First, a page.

Monday, December 28, 2009

A way passengers could handle the luggage by themselves

Lately I came to a conclusion that Ryanair’s idea about passengers handling their own luggage is a genius not an insane idea. Look how I imagine it:
1. Passenger comes to an airport with piece of luggage and goes straight to the security check.
2. Before hand luggage scan and X-rays he puts his “checked-in” luggage on a special conveyor with goes to luggage scans.
3. Right after personal security check passenger goes to a baggage carousel where he gets his scanned and sealed (for instance wrapped in plastic) piece of luggage.
4. Passenger goes straight to the aircraft and gives his luggage to the baggage handler who checks weather the seal is undamaged and nothing has been taken out.
5. After landing passenger gets his piece of luggage right next to the airplane and goes to the city or next flight.
So we could forget about 1) missing luggage; 2) waiting for luggage delivery; 3) most of baggage handlers and handing systems; 5) check-in and check-in counters as ticket and ID checks can be done onboard; 6) gate agents as no bags could travel without owner; 7) all or most luggage restrictions.
Unlike Ryanair’s initial proposal - the luggage is sealed with allows to carry liquids and sharp items. On the other hand – the airports must be fully re-designed – so this system couldn’t be introduced quickly and without investments.

Sunday, December 20, 2009

A Rescue Plan for Estonian Air

Estonian Air fleet consist of two B737-500 and two 737-300. The two Saab 340 props are operated by subsidiary Estonian Air Regional. While industry’s average passenger drop in 2009 is forecasted at 3.1% Estonian air passenger figures in October shrunk by massive 31.9 %. The main reason for such a dramatic drop is cuts on frequencies with caused fewer passengers and even more cuts again. Even the new routes (to increase the aircraft utilization) are opened on low frequencies. As a result Amsterdam and Brussels are served only three times a week; Moscow, Kiev, London, Munich only twice weekly. No service to Paris and Berlin will be provided during week examined (January 11-17, 2010). Reasonably served B737 middle-range destinations are Copenhagen (19x weekly), Stockholm (10x weekly + more flights by Estonian Air Regional) and Oslo (5x weekly).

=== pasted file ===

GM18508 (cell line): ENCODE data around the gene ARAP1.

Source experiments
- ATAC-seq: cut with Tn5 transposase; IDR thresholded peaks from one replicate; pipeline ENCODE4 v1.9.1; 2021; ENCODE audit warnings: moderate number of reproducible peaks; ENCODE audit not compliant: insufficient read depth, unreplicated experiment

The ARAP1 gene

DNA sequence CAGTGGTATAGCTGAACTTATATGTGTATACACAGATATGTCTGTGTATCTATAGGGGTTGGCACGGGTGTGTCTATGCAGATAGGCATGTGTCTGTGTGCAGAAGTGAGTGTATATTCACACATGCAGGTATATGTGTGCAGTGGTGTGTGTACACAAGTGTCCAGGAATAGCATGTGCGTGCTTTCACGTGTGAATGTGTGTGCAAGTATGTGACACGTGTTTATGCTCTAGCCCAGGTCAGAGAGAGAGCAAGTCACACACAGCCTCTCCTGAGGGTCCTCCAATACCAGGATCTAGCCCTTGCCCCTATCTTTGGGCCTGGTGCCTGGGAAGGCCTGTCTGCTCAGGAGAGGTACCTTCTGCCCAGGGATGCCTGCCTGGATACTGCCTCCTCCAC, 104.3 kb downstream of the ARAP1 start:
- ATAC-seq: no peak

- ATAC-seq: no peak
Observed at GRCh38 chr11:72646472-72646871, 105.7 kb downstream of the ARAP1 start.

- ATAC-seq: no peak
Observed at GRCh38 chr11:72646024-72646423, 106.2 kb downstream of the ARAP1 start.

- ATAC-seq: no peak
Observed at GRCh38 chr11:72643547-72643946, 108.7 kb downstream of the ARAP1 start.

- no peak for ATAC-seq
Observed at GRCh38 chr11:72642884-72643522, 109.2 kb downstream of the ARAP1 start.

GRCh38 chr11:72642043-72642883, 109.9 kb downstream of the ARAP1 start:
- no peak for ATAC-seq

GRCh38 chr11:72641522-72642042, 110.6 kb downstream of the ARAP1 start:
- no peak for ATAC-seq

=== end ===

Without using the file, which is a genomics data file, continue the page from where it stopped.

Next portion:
Although the fleet was cut this year - the aircraft utilization stands only at 57% - with means one plane is still odd.
The management always refers to low passenger demand and hopes for arrival of the new CRJ900NG whose smaller capacity and economics will allow operating more frequently.

Instead of cutting capacities I advise to expand the market. Riga airport on has announced lack of five weekly flights from Riga to Paris. Estonian Air from Tallinn could pick up passengers at Riga organizing the route TLL-RIX-CDG(or even better ORY)-RIX-TLL. airBaltic is concentrating on mid-day flights to Western destinations and we see less and less evening and morning departures from Riga to Brussels and since KLM left – no evening and morning flights to Amsterdam. This mean Riga have a gap in market for time-sensitive passengers to Brussels and Amsterdam and Estonian air could cover it.
It would be a bad idea for Estonian air to enter Riga-London (daily by airBaltic, 2x daily by Ryanair and coming 3x weekly by Wizz Air) and Riga-Berlin (up to 3x daily airBaltic) so planes to London and Berlin may stop at Palanga. Palanga-London is highly attractive route with no direct competition. Palanga – Berlin is bit less attractive but - although slower than London - would gain passengers.

The aircraft utilization would be: 1st to Copenhagen in morning, Berlin in midday, Copenhagen in evening; 2nd to Stockholm in morning, Oslo or Moscow in midday, Stockholm in evening; 3rd to Brussels and Paris (time of day depending on Brussels); 4th to Amsterdam and London (time of day depending on Amsterdam).
Such routing would decrease demand on Copenhagen so no midday flight needed. Munich, Kiev and other low frequency destinations most probably must be dropped.